Rick Farr B.Sc (Hons), B.V.Sc, MRCVS of Farr & Pursey Equine Veterinary Services gives his expert advice on worming your horse

Q: “Worming — how often do you worm your horse? Do you do it twice or four times per year? And what fundamentals should I know and bear in mind when it comes to worming?”

A: Worming is one of those subjects that everyone is always unsure of, however still manage to almost ‘muddle through’.

In my opinion, there are just a few items to remember when it comes to worming your horse:

  1. There is no one single treatment protocol that fits all horses.
  2. It is important to monitor the levels of parasite burden and treat accordingly.
  3. Environmental contamination / burden of parasites should not be underestimated and pasture management is paramount in worm control.
  4. Roundworms and tapeworms are treated very differently.
  5. The very young and very old should be wormed more regularly.

So in answer to your question, how often should you worm your horse? If you are like me you were probably taught years ago to worm every 6-12 weeks. This can still be true in some circumstances, however the vast majority of our equine population should not be wormed this frequently. It is more important to ascertain whether you horse needs worming in the first place. Regular worm egg counts are necessary during the grazing season, which can be between March and September (weather dependent). Horses with single high worm egg counts, regular elevated counts or susceptible horses (very young or old) do then need treating. It is also important to remember that worm egg counts will only show you if your horse has a burden of roundworms, not tapeworms.

So what is a high count? Within our practice we class counts above 250 eggs per gram of faeces as above normal and therefore requiring treatment. With numbers over 500 we then give additional advice with regards to treatment as it is likely that the use of a wormer may cause anything from diarrhoea to colic symptoms.

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So you have found out whether your horse needs worming – but when do you treat? Once again, monitoring the worm egg count will tell you how often during the grazing season but, if the counts remain high, rotating the wormer drug class every six weeks may be necessary to get parasite populations under control.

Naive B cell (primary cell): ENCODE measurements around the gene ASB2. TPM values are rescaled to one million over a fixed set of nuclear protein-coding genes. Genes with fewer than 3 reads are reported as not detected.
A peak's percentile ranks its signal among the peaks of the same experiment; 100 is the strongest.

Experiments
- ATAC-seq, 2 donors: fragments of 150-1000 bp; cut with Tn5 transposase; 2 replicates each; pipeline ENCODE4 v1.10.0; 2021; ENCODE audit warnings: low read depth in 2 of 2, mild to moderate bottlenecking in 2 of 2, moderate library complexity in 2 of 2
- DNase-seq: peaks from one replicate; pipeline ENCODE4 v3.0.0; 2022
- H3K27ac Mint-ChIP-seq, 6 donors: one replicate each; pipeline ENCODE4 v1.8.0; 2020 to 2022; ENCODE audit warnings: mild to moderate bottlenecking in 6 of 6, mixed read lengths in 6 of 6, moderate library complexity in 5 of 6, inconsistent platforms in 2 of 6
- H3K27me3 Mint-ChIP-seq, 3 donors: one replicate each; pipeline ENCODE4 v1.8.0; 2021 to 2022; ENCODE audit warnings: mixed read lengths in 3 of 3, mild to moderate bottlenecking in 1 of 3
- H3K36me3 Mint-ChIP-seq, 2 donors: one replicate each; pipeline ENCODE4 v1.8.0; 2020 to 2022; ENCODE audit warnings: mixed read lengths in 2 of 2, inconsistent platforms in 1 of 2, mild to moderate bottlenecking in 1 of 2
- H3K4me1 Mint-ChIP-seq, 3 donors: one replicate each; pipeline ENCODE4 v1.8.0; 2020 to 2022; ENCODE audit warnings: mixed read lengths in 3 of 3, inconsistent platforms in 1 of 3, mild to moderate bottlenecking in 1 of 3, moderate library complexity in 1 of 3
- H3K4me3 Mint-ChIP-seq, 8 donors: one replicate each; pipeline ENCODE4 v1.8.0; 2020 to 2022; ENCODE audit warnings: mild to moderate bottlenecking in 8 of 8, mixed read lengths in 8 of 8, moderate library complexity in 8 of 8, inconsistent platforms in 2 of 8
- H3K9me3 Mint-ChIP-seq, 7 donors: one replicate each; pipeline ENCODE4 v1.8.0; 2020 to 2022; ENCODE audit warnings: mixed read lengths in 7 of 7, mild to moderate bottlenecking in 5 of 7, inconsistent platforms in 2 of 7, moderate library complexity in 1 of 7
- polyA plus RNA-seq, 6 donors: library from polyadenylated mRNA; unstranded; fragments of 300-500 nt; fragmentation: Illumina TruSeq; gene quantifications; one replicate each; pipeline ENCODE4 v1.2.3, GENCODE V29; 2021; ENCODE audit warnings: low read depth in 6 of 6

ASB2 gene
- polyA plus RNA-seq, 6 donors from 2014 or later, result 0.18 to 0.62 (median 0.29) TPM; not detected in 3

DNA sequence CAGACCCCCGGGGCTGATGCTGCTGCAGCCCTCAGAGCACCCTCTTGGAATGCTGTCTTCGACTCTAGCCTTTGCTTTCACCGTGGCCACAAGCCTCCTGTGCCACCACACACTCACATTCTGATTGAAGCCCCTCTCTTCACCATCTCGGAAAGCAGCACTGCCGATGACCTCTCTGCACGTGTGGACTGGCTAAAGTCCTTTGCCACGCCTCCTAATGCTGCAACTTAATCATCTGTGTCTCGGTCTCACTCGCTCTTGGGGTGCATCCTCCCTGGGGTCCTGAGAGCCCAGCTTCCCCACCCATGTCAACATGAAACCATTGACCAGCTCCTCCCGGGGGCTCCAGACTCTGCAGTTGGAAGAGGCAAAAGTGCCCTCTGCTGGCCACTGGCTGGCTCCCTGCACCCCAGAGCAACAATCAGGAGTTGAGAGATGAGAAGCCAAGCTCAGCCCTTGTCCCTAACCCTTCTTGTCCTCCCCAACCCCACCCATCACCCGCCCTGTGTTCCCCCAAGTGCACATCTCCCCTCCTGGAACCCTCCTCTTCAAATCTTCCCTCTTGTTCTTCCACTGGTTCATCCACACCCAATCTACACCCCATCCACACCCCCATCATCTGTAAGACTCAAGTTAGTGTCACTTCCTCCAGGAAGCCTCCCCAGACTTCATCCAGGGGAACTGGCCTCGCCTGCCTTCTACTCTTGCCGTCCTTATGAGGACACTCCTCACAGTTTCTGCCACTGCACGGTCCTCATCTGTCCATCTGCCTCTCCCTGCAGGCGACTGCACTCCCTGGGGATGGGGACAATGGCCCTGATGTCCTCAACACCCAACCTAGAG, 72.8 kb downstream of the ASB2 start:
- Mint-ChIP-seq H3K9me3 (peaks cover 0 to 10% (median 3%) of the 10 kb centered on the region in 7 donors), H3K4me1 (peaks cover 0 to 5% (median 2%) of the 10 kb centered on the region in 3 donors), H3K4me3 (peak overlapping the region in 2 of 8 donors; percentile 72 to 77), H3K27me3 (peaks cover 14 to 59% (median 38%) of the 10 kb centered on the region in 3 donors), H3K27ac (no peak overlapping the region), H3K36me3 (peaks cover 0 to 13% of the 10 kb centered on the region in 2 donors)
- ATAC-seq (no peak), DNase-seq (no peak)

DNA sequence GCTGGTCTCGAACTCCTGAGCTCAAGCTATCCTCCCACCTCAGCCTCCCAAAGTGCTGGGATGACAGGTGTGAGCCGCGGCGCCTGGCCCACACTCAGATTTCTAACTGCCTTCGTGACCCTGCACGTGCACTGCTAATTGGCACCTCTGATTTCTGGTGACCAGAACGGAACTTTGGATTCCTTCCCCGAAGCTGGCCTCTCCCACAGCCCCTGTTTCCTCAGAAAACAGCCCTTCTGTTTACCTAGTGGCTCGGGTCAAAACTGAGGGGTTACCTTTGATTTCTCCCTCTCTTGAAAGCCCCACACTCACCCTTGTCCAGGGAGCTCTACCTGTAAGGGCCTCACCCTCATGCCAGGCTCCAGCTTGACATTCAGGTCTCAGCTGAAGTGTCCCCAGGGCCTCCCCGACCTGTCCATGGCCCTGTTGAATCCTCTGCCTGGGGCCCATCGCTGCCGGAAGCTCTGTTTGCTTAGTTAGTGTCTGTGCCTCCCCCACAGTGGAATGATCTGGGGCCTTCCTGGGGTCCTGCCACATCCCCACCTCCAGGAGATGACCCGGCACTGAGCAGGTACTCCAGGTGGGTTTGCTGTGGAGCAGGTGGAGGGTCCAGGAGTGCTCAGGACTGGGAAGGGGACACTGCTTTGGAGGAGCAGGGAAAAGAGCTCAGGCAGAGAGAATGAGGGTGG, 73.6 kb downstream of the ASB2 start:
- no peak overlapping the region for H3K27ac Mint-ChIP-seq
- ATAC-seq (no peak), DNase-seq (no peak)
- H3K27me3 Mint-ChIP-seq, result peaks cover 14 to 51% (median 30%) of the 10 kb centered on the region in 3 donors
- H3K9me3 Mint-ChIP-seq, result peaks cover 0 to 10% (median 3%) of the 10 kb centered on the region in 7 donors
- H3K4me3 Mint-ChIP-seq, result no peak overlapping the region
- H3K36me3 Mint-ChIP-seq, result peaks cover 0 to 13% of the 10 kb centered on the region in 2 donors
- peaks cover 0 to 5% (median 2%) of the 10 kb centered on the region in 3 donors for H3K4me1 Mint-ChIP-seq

Tapeworms are slightly different. Again, there are accurate ways of finding out whether your horse has a burden and I would advocate having either a blood test or saliva test done to check the levels of parasite burden. However, we still recommend that tapeworm treatment is done twice a year, in spring (March/April) and autumn (September/October).

Also all horses should be treated for encysted redworm, which at the moment cannot be tested for, typically around December. Make sure you choose a wormer that is effective against encysted redworm as not all wormers are.

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There are also a few fundamentals you need to consider when it comes to worming:

  1. We do not have any new wormers on the market, therefore over use or unnecessary worming results in resistance to the drugs. We already have a significant amount of resistance to all of the drug classes. Drug use should be strategic and part of a controlled management program.
  2. There is usually only a small proportion of a herd which has a parasite burden. This small number reinfects the rest of the herd. If you identify these individuals through worm egg counts it is much easier to control parasites; this way the whole herd benefits.
  3. High parasite burdens can cause weight loss, colic, performance issues and even death, parasite monitoring and strategic control can save you money in the long run.

Your vet will be able to give you a tailored worming protocol for your yard; get in touch with your local practice and get the advice you need to keep your horse healthy and also save you money!